Suppose that the people who ADVOCATE TST do not deny the existence of UNICORNS.  Would it then be reasonable for Kreeft to simply assume that UNICORNS EXIST and use this in an objection against TST?  No!  The fact that people who ADVOCATE TST don’t bother to challenge belief in UNICORNS, does not make it reasonable for Kreeft or anyone else to simply assume that UNICORNS EXIST, or to use that assumption in an argument.

Furthermore, even if the people who ADVOCATE TST all firmly believe that UNICORNS EXIST, this would still not make it reasonable for Kreeft to simply assume that UNICORNS EXIST or to use that assumption in an argument against TST, or in an argument against anything.  The fact that some group of people believe that UNICORNS EXIST does NOT make it TRUE that UNICORNS EXIST, and does NOT make it reasonable to use that belief as the premise of an argument.

Third, it is doubtful that most people who ADVOCATE TST are ignorant about the relevant principles of critical thinking or historical investigation, and it is almost certainly false that ALL of the people who ADVOCATE TST are ignorant of the relevant principles of critical thinking and historical investigation.  I, for example, am aware of relevant principles of critical thinking and historical investigation that Kreeft appears to be violating in many of his objections against TST, and I am an ADVOCATE of TST, since I am arguing that Kreeft’s objections against TST are weak and/or mistaken.

Kreeft’s second point seems to be more relevant to justifying his use of biblical texts in objections to TST:

…it [the swoon theory] uses them [“the truths in the texts which we refer to as data”] and explains them (by swoon rather than by resurrection).  Thus we use them too.  We argue from our opponent’s own premises.

Kreeft is unclear as to whether he is talking about the CONTENT of TST itself (“it uses them”) or about the evidence used in ARGUMENTS for TST (“our opponent’s own premises”).  So, we need to disambiguate Kreeft’s statement above, and consider two different claims:

(1) TST is a THEORY that assumes or implies the historical claims that Kreeft uses in his objections against TST.

(2) Some of the ARGUMENTS for TST assume or imply the historical claims that Kreeft uses in his objections against TST.

Claim (1) is FALSE.  Just consider the three statements that TST asserts (see the opening section of this post).  Those statements make NO MENTION of Roman soldiers guarding the tomb of Jesus, for example.  The statements that constitute the CONTENT of TST do NOT “assume or imply the historical claims” that Kreeft makes about Roman soldiers guarding the tomb of Jesus in his objections against TST.  Claim (1) is CLEARLY FALSE.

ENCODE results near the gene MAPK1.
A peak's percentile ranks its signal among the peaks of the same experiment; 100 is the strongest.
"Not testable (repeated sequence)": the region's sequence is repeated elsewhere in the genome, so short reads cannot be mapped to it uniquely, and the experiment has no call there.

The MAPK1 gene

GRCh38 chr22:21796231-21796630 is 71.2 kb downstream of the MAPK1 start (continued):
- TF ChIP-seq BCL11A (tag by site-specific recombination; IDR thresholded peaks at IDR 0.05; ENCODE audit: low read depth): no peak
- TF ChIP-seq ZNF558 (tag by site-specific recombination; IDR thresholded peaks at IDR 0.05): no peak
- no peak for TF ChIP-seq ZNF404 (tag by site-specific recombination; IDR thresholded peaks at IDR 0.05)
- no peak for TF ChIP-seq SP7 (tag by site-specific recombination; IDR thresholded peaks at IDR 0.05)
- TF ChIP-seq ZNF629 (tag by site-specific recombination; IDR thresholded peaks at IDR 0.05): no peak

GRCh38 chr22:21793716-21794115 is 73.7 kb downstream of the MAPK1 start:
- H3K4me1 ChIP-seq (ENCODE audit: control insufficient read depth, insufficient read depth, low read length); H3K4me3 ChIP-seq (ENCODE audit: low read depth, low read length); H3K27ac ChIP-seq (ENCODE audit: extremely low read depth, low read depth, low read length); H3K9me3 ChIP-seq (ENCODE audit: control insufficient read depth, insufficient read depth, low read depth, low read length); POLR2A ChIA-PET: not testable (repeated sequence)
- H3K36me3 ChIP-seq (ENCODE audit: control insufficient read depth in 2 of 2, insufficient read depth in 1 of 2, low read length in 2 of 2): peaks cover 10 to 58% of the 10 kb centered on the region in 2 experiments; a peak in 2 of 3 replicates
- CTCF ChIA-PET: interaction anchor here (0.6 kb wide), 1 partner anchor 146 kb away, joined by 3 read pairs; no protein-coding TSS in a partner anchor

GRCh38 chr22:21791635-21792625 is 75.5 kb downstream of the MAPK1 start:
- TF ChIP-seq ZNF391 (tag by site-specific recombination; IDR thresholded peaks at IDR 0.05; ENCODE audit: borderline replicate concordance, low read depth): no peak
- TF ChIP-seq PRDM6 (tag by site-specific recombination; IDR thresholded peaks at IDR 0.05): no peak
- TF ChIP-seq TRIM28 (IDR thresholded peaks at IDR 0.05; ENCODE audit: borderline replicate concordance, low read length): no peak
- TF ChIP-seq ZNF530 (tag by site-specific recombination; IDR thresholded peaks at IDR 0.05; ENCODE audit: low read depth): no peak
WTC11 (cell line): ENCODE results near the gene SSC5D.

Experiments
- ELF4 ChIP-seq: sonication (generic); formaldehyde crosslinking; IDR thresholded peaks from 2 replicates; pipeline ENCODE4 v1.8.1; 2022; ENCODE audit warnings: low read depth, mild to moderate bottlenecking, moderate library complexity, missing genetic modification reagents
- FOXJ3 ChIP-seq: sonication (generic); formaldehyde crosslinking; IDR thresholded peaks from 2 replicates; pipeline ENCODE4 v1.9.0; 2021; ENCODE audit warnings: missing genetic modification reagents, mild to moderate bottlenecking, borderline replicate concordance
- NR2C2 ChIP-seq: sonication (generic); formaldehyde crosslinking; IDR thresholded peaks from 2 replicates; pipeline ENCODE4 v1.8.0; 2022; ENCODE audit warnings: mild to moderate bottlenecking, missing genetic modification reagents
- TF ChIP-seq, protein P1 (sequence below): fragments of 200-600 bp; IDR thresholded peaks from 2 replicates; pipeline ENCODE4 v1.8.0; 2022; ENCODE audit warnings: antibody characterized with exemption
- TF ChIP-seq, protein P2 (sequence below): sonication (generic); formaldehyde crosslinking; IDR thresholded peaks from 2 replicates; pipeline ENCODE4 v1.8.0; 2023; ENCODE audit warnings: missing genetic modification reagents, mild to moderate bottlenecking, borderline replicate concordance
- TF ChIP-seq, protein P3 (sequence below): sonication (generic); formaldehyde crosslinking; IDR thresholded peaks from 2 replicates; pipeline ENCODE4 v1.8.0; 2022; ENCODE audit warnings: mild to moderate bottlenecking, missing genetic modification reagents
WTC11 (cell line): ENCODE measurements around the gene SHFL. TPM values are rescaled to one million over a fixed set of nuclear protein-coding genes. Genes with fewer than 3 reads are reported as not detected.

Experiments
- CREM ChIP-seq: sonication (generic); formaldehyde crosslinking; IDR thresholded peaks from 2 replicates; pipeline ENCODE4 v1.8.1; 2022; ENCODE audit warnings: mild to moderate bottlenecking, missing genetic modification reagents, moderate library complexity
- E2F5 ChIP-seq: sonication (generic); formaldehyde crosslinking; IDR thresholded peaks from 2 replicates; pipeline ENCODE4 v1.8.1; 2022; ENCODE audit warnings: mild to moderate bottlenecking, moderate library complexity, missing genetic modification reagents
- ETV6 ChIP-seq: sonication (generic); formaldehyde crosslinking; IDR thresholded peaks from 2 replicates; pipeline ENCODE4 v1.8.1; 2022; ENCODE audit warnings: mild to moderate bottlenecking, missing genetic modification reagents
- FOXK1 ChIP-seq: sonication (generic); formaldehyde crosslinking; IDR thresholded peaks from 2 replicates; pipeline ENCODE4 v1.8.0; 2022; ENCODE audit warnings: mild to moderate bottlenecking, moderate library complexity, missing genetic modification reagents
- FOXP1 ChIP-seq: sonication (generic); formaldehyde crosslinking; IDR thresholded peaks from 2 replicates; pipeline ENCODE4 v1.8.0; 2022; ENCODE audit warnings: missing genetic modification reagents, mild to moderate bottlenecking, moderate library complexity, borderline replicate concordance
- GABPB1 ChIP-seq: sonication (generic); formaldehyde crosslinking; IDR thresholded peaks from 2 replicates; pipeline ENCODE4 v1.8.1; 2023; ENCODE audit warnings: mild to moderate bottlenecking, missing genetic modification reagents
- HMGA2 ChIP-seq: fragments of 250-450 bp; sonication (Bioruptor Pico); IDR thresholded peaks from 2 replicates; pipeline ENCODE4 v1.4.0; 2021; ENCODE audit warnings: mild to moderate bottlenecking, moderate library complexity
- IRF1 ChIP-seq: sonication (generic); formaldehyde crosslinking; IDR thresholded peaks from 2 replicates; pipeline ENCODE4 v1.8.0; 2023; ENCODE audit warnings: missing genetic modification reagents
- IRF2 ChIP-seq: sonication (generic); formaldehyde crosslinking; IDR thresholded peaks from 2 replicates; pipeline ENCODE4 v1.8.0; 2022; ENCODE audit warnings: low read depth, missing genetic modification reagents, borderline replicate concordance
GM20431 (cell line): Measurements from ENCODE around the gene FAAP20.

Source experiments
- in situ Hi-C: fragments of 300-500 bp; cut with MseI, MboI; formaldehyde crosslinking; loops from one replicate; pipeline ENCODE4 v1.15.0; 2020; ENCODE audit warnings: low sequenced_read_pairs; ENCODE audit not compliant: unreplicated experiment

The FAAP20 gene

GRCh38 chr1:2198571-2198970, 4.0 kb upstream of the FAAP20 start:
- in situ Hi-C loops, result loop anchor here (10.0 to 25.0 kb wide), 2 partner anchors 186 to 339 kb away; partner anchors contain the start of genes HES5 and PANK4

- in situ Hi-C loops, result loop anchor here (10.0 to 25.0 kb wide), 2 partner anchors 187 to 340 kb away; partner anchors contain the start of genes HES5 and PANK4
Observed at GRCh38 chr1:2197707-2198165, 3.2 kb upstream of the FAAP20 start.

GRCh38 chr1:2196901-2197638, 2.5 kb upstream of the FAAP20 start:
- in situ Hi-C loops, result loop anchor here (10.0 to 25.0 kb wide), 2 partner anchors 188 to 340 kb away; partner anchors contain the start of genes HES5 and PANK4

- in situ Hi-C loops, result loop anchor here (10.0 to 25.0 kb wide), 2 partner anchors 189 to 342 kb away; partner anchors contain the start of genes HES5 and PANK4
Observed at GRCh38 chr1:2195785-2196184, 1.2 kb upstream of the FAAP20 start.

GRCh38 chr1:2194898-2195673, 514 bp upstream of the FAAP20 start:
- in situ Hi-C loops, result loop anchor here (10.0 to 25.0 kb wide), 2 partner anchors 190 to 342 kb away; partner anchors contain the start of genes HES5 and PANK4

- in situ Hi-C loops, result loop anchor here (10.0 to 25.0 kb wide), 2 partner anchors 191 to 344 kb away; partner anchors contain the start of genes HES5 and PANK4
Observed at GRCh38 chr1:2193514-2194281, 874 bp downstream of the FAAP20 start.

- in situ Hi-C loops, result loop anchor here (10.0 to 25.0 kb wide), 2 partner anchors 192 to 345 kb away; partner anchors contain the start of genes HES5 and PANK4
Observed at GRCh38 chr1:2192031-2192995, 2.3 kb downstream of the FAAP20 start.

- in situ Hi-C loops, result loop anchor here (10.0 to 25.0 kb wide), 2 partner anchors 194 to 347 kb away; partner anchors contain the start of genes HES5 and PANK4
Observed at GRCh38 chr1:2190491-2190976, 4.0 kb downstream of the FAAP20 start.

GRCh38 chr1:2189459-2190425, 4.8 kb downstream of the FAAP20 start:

CLAIM (2) appears to be FALSE, and it is INSIGNIFICANT even if true.  I am not aware of any ARGUMENT for TST that assumes or implies that there were Roman soldiers guarding Jesus’ tomb.  So, claim (2) appears to be FALSE.

However, let’s assume that there is such an ARGUMENT somewhere made by some advocate of TST.  There is no reason to believe that this ARGUMENT is essential to the case for TST.  There are other arguments that could be used to support TST.  So, the fact that somebody somewhere at sometime used an ARGUMENT for TST that assumed or implied there were Roman soldiers at the tomb of Jesus does NOT mean that Kreeft is free to use that historical claim in his objections against TST.  He is only free (to a degree) to use that historical claim when he is arguing with an advocate of TST who uses an argument for TST that makes that assumption (i.e. that there were Roman soldiers guarding the tomb of Jesus).

Suppose that EVERY advocate of TST made use of an argument for TST that assumed or implied that there were Romans soldiers guarding the tomb of Jesus.  Furthermore, suppose that this was the ONLY argument that had ever been used by advocates of TST.  Does that make it the case that Kreeft can DISPROVE TST by objections that make use of this historical claim?  NO!

Kreeft could make the objection that the argument being used by advocates of TST was a self-defeating argument, because it made use of an assumption that could also be used against TST.  But showing that the advocates of TST use a BAD ARGUMENT to support TST does NOT amount to DISPROVING TST.  All that would show is that TST remains UNPROVEN.   It would NOT show that TST is FALSE.

The use of the assumption that there were Roman soldiers guarding the tomb of Jesus in an ARGUMENT for TST does NOT show that this assumption is in fact TRUE.  It is possible that an ARGUMENT used to support TST makes use of a FALSE assumption.  But in order to DISPROVE TST, Kreeft’s objections need to be based on TRUE historical claims.

Thus, claim (2) not only appears to be FALSE, but it is INSIGNIFICANT even if TRUE.

Neither interpretation of Kreeft’s second point works as a defense of his use of biblical texts.  So, his second point FAILS, just like his first point FAILED.

Both of Kreeft’s two points in defense of his use of biblical texts FAIL, so his defense of his use of biblical texts FAILS.

 

To Be Continued…